It’s another cold winter day, and you’re looking forward to lighting the fireplace. You have done this many times before, so you’re not expecting any problems. A few minutes later, smoke and soot are suddenly pouring out of the fireplace, and you’re wondering why. Fireplace backdrafts and downdrafts are more common than many homeowners realize. They are usually easy to fix once you have pinpointed the potential cause.
One of the most common causes of a backdraft is forgetting to open the damper when lighting the fireplace. If you start a fire and the damper is closed, the rising heat and exhaust will not be able to exit the chimney resulting in a backdraft that could cause smoke, soot, and other debris to be pushed out of the fireplace into the living space. Always ensure the damper is fully open before lighting the fireplace.
A flue obstruction can also cause a fireplace backdraft. Sometimes small animals such as birds, squirrels, raccoons, and other pests enter an open flue restricting the venting of smoke and exhaust. In other cases, leaves, twigs, and other debris clog the vent forcing the fumes back down the flue. Installing a chimney cap will help prevent flue obstructions and downdrafts. A chimney cap with a mesh screen will also keep curious critters from getting trapped in the flue. Periodically check to ensure the chimney cap is secure and replace when damaged.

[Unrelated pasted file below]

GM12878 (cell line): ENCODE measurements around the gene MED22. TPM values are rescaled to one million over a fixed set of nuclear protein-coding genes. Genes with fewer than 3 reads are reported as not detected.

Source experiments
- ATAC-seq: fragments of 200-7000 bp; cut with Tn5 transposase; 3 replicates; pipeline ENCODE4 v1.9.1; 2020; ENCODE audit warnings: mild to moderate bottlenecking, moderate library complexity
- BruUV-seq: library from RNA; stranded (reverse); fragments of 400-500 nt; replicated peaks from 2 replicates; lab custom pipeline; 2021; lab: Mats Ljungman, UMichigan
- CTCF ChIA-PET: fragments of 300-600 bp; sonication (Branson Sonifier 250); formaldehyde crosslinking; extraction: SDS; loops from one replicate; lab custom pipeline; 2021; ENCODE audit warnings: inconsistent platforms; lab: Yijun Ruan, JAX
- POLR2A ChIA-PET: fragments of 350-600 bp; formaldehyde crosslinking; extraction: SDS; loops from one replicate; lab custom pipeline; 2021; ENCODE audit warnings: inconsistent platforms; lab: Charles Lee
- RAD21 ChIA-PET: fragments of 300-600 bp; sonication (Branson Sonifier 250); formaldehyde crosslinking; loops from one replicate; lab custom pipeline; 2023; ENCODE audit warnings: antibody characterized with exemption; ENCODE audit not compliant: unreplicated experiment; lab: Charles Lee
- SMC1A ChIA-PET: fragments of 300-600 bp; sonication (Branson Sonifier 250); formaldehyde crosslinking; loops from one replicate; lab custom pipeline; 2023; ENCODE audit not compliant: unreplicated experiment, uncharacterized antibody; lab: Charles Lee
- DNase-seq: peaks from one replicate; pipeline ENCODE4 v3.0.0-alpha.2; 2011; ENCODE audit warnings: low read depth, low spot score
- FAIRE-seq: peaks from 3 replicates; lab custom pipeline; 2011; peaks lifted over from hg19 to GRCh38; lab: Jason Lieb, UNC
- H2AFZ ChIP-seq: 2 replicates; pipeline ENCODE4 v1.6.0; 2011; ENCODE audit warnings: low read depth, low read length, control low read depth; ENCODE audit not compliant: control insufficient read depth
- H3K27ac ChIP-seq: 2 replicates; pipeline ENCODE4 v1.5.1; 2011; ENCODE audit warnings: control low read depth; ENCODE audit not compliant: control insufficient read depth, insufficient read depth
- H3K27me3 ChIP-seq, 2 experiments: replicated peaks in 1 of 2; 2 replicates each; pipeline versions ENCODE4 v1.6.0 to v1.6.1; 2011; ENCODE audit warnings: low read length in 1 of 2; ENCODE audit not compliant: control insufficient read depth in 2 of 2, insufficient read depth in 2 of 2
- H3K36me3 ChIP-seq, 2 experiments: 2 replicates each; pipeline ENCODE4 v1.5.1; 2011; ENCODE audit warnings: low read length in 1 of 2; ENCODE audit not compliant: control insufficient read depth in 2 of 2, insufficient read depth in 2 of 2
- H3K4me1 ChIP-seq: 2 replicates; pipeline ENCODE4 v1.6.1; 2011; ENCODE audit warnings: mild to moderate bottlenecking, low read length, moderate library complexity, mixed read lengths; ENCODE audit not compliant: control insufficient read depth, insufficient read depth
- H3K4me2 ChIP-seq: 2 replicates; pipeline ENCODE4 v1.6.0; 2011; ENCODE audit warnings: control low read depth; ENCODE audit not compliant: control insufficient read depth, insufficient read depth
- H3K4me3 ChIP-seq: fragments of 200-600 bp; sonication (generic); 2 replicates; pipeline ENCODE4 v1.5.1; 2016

When the accumulation of soot and creosote in the chimney restricts the airflow to the point where cold outside air is being drawn in faster than the smoke and fumes can vent, the draft reverses, causing a fireplace backdraft. Just a half-inch of sooty build-up in the flue is sufficient to restrict up to 20% of the airflow. Cleaning the chimney regularly can help minimize backdrafts from occurring.
Those chilly days can make the chimney very cold when you light the fireplace, especially if the fireplace is on an exterior wall or in the basement. When lighting a fireplace in a cold flue, there isn’t sufficient heat to lift the smoke up the chimney, resulting in a fireplace downdraft. Warming the flue before lighting a cold fireplace can prevent downdrafts. You can warm the flue by burning a piece of cardboard or rolled-up newspaper and holding it inside the firebox under the flue opening until you feel the draft reversing with the heat rising the chimney.
If you store firewood outside or in a shed where it can get damp, the extra moisture will create more smoke and creosote with less heat. Without sufficient heat, there is an increased risk of a downdraft. To minimize downdrafts, burn firewood that has been seasoned for six months or more. Store the wood in a dry place to prevent it from getting wet in the rain or snow.
Scheduling an annual chimney inspection and cleaning can help prevent most fireplace backdrafts/downdrafts. Also, the Chimney Safety Institute of America (CSIA) states that 1/8” or more of creosote is a fire hazard and should be removed before lighting the fireplace. A certified chimney specialist will perform a visual inspection of the entire chimney system. The technician will note any obstructions, creosote, sooty build-up, damaged chimney cap, or other issues that will need to be corrected to prevent the occurrence of a fireplace backdraft or
other safety hazard.